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Improving drug treatment services for Hispanics: research gaps and scientific opportunities.

https://arctichealth.org/en/permalink/ahliterature168776
Source
Drug Alcohol Depend. 2006 Sep;84 Suppl 1:S76-84
Publication Type
Article
Date
Sep-2006
Author
Margarita Alegría
J Bryan Page
Helena Hansen
Ana Mari Cauce
Rafaela Robles
Carlos Blanco
Dharma E Cortes
Hortensia Amaro
Armando Morales
Paige Berry
Author Affiliation
Department of Psychiatry, Center for Multicultural Mental Health Research, 120 Beacon St., 4th Floor, Cambridge Health Alliance, Harvard Medical School, Somerville, MA 02143, USA. malegria@charesearch.org
Source
Drug Alcohol Depend. 2006 Sep;84 Suppl 1:S76-84
Date
Sep-2006
Language
English
Publication Type
Article
Keywords
Hispanic Americans - statistics & numerical data
Humans
Mental Health Services - organization & administration - standards
Research - statistics & numerical data
Science - statistics & numerical data
Substance-Related Disorders - ethnology - rehabilitation
Abstract
Delivery of services to Hispanic drug users remains a great challenge, as shown by low service access and retention, and disproportionate negative consequences of drug abuse in the Hispanic population. This paper provides a critical analysis of current services research on Hispanics with drug abuse problems, identifies gaps in the knowledge, and offers recommendations for scientific opportunities to address these gaps, focusing on four central needs: (1) the need to understand the circumstances of Hispanics in their own communities (i.e., community context); (2) the need to develop and test service delivery models tailored to Hispanics' circumstances and special needs; (3) the need to remove client, provider, and system barriers to utilization; and (4) the need to establish links between drug abuse services, social services, and other service sectors to optimize treatment outcomes. The authors suggest an approach that begins with a focus on the local Hispanic community and builds understanding of the cultural context, inclusion of indigenous resources, recognition of barriers to enrollment and retention, and coordination of related services.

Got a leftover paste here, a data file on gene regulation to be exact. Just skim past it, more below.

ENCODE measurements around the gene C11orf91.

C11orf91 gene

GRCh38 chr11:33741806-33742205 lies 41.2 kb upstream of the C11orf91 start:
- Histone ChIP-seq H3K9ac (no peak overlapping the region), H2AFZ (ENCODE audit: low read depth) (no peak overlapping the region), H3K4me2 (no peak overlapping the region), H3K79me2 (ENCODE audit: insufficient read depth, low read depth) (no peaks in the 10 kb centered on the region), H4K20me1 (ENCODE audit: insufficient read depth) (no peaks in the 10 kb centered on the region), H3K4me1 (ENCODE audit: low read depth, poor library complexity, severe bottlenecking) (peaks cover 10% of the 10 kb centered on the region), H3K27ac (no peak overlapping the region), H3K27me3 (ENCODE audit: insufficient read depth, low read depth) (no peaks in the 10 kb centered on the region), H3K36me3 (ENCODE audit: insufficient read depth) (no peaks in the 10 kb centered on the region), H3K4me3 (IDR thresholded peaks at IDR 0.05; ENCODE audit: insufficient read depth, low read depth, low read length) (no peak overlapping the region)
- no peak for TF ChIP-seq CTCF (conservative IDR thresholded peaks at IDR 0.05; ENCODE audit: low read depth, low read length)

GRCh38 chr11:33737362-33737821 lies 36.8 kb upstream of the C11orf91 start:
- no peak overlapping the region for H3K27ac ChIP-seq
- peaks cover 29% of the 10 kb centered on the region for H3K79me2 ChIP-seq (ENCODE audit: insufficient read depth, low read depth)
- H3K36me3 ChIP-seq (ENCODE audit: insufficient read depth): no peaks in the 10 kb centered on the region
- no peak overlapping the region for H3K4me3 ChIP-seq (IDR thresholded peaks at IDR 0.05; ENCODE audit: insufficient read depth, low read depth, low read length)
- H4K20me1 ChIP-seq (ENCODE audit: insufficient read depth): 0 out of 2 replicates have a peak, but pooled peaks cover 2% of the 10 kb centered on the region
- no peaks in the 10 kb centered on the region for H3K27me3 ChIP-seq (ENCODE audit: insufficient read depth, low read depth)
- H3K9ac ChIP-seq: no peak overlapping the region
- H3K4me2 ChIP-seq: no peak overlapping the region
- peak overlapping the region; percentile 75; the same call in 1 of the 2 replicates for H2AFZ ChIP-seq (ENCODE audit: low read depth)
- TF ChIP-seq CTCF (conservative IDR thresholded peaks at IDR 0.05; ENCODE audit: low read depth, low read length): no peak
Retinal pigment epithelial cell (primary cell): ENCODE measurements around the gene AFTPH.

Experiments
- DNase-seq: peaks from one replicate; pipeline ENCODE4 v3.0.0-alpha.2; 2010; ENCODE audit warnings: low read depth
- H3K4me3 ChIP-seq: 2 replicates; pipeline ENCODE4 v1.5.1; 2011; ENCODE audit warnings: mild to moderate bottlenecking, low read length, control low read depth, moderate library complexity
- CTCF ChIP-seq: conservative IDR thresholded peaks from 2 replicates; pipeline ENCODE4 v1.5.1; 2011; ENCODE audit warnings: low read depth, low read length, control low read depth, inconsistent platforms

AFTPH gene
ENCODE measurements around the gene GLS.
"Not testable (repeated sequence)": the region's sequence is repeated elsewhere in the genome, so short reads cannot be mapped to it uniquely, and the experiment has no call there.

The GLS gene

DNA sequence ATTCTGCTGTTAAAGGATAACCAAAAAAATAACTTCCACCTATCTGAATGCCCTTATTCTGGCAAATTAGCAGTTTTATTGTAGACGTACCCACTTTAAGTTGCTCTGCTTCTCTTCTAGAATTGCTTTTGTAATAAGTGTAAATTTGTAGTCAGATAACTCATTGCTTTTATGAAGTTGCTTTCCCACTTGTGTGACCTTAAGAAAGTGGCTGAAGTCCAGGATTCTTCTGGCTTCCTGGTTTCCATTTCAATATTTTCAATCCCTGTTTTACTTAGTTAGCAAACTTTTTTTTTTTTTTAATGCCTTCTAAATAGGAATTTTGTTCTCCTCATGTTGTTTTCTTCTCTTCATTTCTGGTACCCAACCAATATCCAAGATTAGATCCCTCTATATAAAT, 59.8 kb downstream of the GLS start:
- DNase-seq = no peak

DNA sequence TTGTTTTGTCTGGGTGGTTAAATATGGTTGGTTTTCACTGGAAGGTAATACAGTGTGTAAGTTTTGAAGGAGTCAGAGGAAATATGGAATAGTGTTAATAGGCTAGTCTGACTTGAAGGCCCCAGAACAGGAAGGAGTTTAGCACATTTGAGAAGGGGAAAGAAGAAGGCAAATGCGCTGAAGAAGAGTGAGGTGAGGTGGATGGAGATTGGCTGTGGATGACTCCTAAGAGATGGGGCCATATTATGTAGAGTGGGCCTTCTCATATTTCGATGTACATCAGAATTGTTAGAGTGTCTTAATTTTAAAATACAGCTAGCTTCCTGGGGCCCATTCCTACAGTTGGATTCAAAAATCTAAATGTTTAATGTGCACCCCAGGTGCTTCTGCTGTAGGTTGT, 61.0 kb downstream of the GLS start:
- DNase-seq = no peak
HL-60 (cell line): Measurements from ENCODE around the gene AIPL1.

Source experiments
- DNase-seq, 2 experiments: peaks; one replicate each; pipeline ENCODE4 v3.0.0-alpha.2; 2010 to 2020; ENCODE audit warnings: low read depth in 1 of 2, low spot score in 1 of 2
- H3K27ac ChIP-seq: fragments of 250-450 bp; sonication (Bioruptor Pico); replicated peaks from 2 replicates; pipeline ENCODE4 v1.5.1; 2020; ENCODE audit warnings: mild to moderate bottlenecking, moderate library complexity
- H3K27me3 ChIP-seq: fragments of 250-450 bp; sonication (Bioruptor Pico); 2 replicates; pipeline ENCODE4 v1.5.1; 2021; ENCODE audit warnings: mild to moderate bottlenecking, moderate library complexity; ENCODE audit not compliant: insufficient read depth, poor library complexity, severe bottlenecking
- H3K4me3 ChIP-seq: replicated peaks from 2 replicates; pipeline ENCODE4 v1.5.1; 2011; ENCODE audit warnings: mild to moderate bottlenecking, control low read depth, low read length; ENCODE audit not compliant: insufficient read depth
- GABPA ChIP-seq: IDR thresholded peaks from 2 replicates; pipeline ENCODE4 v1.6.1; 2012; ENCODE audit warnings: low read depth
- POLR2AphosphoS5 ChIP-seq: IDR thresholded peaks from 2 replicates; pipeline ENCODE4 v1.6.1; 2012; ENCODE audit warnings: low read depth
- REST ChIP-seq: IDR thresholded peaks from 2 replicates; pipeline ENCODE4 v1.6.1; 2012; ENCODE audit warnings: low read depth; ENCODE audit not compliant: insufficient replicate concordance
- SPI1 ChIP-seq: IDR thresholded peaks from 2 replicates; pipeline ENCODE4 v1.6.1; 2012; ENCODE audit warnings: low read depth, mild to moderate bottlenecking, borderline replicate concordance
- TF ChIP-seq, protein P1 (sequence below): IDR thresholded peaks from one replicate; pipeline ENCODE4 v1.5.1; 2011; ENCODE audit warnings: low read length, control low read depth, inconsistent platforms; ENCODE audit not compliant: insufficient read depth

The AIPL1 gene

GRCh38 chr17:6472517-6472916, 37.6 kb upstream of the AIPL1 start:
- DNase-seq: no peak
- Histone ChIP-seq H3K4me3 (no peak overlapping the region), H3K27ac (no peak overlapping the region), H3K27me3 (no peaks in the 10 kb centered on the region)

PubMed ID
16781087 View in PubMed
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